Is there some science in recruiting and coaching that has made Kansas a perennial top 10 ten? Is it just by some fluke none of these productive college players are NBA caliber? Looking back, despite landing thirteen ESPN TOP100 recruits, including two top 5 recruits (Henry, Selby), the Jayhawks have only rang in two top 10 recruiting classes in the past five years. These numbers are well below the benchmarks Duke, Kentucky, and Syracuse bring in year after year. That would explain their evident inconsistency on a national scale, and dominance on a local scale -as the Big 12 as a whole has drastically underachieved throughout the past few years. The only reason is that Bill Self really preaches the team mentality. Always known as a solid X's and O's guy, Self is one of the best motivators in college hoops. It's exemplified in the great argument of individualism vs. collectivism. When you have five players on the court working at all times to succeed as one unit you're going to win ball games regardless of talent; that will beat one transcendent talent any day of the week. And that's how Bill Self runs his program. But is that beneficial for NBA prospects? The main dilemma is that when stars are working to be just another member of the team, and learning to execute a specific offense/defense tailored to the team strengths, it in some ways undermines their attempts to become NBA ready. Rather than honing the individual skills/moves they need to effectively compete at the next level, they're busy bringing their teammates up to speed, and working within the confines of the system. The time this takes detracts from an NBA prospect's development and could be the difference between an NBA All Star and a bust.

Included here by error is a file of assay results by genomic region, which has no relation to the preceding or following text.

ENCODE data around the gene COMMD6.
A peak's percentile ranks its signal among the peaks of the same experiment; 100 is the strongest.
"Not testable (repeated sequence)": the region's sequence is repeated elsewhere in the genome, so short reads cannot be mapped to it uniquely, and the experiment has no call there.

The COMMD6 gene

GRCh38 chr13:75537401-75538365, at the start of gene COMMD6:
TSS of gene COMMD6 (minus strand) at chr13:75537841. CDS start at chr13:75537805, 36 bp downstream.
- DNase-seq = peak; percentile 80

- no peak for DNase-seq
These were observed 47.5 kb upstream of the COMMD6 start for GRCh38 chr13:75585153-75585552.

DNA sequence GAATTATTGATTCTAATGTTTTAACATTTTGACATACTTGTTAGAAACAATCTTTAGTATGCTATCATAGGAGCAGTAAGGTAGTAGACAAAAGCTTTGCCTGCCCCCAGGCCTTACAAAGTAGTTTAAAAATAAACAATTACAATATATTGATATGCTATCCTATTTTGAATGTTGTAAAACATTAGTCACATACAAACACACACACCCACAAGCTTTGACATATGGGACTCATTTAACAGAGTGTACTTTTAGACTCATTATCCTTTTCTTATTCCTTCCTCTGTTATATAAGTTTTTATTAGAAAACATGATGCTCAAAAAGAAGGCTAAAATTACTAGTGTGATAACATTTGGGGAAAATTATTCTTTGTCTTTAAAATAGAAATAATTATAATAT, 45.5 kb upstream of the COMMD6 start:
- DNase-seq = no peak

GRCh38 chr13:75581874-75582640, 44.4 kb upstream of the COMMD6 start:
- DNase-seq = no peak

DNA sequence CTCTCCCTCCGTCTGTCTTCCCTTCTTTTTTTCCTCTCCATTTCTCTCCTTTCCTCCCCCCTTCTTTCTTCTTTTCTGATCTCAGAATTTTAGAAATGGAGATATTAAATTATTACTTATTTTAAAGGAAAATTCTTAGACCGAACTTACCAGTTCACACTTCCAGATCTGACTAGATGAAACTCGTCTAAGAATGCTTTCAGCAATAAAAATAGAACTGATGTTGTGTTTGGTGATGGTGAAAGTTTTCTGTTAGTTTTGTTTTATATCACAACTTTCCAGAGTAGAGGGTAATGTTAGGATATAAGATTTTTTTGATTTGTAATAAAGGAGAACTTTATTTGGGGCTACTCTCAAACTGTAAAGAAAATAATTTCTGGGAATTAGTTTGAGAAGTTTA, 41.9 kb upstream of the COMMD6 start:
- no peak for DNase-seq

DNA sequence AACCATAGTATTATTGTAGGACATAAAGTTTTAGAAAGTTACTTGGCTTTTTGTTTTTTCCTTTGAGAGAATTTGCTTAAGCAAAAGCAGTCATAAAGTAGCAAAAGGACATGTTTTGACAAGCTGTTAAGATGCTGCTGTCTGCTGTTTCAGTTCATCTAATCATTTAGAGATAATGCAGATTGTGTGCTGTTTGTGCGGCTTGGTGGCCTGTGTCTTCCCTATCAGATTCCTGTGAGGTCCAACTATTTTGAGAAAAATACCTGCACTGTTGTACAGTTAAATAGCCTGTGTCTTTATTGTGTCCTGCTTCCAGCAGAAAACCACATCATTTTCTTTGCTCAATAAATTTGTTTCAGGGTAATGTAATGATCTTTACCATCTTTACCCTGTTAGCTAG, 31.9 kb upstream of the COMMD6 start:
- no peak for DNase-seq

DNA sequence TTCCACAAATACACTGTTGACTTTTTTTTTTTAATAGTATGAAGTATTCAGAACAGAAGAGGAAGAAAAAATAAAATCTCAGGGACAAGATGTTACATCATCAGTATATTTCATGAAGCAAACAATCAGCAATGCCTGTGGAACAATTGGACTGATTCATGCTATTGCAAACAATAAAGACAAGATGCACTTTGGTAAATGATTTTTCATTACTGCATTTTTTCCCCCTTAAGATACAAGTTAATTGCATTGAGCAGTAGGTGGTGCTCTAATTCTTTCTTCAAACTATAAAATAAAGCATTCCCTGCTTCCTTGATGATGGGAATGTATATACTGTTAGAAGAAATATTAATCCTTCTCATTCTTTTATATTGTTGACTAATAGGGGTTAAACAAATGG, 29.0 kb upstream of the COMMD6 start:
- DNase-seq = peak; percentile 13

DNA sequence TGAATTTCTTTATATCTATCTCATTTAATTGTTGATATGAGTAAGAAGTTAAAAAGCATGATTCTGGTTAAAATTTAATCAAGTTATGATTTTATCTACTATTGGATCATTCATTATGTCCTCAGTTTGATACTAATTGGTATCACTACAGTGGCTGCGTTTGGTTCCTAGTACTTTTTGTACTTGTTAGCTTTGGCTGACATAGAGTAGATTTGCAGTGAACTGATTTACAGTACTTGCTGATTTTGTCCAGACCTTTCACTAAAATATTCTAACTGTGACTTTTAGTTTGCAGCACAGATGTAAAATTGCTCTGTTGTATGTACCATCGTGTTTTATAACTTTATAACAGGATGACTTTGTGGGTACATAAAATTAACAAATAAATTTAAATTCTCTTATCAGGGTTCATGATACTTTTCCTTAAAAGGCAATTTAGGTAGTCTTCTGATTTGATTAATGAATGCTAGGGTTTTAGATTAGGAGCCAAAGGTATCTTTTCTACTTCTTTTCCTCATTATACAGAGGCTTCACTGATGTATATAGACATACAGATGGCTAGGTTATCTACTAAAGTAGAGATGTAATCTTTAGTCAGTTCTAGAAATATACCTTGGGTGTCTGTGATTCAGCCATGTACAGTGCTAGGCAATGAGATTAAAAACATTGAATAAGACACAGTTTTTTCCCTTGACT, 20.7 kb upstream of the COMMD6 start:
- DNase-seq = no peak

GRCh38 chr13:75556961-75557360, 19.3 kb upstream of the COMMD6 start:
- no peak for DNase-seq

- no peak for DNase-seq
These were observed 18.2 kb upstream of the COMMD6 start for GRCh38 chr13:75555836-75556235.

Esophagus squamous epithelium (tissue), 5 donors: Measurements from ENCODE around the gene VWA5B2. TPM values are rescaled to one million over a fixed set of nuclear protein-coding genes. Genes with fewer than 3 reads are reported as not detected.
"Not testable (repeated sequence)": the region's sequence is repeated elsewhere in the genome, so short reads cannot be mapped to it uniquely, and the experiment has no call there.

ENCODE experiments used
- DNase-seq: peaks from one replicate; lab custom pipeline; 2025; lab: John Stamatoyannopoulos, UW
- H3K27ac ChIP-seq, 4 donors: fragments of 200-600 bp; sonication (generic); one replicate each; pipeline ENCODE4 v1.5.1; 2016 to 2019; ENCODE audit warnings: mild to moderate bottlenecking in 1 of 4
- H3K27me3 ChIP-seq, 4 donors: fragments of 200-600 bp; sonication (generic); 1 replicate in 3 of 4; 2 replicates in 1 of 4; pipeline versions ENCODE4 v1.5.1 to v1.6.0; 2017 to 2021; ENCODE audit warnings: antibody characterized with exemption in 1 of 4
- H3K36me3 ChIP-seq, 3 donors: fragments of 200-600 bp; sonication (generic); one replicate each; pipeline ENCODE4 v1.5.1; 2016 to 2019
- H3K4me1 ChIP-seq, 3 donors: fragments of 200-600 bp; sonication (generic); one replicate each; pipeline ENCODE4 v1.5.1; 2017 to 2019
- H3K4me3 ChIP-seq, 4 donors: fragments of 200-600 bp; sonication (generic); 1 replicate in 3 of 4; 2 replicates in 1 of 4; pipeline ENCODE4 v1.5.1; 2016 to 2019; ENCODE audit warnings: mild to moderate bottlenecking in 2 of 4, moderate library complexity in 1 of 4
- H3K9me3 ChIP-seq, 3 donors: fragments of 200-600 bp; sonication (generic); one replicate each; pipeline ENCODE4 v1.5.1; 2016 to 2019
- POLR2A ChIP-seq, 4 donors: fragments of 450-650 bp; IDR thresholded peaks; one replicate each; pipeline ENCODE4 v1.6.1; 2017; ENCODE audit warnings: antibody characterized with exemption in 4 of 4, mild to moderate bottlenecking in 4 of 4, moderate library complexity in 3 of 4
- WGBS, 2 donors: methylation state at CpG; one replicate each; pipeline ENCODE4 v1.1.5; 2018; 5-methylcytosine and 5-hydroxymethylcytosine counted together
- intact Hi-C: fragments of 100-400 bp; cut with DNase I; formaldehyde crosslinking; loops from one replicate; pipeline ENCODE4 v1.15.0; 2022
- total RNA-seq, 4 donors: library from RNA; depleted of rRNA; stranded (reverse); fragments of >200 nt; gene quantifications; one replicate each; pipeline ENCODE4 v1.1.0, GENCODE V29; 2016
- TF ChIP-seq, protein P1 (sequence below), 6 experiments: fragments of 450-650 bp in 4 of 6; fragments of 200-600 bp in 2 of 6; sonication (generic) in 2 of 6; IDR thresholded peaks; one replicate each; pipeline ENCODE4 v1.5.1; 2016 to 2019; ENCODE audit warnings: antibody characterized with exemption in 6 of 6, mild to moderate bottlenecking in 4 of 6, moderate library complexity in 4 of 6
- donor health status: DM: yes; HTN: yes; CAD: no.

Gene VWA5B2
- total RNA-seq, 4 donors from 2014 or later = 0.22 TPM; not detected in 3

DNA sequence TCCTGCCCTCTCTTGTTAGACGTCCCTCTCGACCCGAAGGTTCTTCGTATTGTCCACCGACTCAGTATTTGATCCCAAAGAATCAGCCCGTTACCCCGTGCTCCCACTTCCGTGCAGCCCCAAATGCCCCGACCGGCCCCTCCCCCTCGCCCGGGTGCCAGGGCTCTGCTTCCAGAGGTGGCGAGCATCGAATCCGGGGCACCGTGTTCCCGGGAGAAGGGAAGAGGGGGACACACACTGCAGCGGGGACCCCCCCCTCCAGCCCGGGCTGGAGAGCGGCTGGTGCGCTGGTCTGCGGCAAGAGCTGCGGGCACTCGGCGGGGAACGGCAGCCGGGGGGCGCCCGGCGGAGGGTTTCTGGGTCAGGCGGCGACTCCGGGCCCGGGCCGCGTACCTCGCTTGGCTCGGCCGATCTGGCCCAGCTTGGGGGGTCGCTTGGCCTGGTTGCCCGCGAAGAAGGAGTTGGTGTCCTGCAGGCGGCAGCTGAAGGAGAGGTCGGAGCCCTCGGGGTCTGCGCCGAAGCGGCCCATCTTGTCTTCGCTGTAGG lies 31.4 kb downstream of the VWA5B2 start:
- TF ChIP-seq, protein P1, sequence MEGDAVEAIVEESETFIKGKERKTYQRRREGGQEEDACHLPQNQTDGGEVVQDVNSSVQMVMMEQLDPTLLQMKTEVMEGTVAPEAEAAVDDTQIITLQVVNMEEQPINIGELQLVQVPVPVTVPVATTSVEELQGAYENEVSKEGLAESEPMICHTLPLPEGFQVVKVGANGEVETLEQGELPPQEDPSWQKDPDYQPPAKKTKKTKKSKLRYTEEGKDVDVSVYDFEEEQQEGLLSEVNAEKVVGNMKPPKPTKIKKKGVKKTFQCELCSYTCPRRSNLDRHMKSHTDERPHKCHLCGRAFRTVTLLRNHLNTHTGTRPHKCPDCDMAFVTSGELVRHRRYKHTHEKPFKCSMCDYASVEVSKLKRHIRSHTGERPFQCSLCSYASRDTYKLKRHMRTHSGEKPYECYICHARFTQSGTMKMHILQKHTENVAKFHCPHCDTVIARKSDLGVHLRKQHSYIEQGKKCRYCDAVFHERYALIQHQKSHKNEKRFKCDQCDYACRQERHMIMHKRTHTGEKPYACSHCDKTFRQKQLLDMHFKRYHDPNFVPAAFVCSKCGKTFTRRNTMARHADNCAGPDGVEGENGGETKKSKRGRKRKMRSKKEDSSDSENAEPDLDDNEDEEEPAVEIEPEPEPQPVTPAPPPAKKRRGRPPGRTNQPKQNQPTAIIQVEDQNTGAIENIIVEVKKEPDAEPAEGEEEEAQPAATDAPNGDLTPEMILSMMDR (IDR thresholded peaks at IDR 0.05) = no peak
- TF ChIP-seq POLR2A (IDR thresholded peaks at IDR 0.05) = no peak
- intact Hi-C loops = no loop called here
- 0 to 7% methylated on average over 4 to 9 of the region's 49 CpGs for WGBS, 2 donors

Were the Kings wise to NBA take a flyer on Ben McLemore? At #7, the value was clearly there. McLemore was a hot young player, Kansas' leading scorer, a highly rated player by ESPN's Chad Ford, and the #7 pick in the 2013 NBA draft. McLemore looks to have everything in his game to make it in the NBA and juxtapose himself to the same level of stardom as his Thrift Shop singing namesake. McLemore's skillful and explosive game pushed him way into the national player of the year discussion, while his tremendous upside-potential[4] woos NBA scouts and GMs alike. His statistics- 15.9ppg, 5.2rpg, 2.0apg- look very comparable to Paul Pierce's career averages- 16.3ppg, 6.3rpg, 2.2apg. Yet knowing that he's coming from Kansas their long recent history of subpar NBA performers, we've got to be skeptical, right? No other high profile school has had near as much difficulty producing an NBA star in the past decade. Syracuse has Melo, Georgetown has Hibbert, UCLA has Love, Duke has Irving, Wake has CP3, Marquette has Wade- all defining players in this league. There is no one left to carry that KU torch with Pierce now on the backend of his marvelous career. The Kings must believe that their number 7 pick will be the man to solve this dilemma. Will history repeat itself or will Ben McLemore be the player to break this press? Only time will tell.

Oh and keep an eye out for that Andrew Wiggins character too.

[1] Drew Gooden -2002 Co-POY with Duke's Jay Williams

Nick Collison -2003

[2] Except maybe John Calipari, but let's be real here: the SEC is not a basketball conference.

[3] Here are a slew of busts out of Kansas that never quite lived up the billing. None of these guys were ever anything more than roster fillers despite all the hype they had. Cole Aldrich, JuJu Wright, Sharron Collins, Wayne Simien, Darnell Jackson, Aaron Miles. They all did it in college, but what happened at the next level?

[4] Trademark: Jay Bilas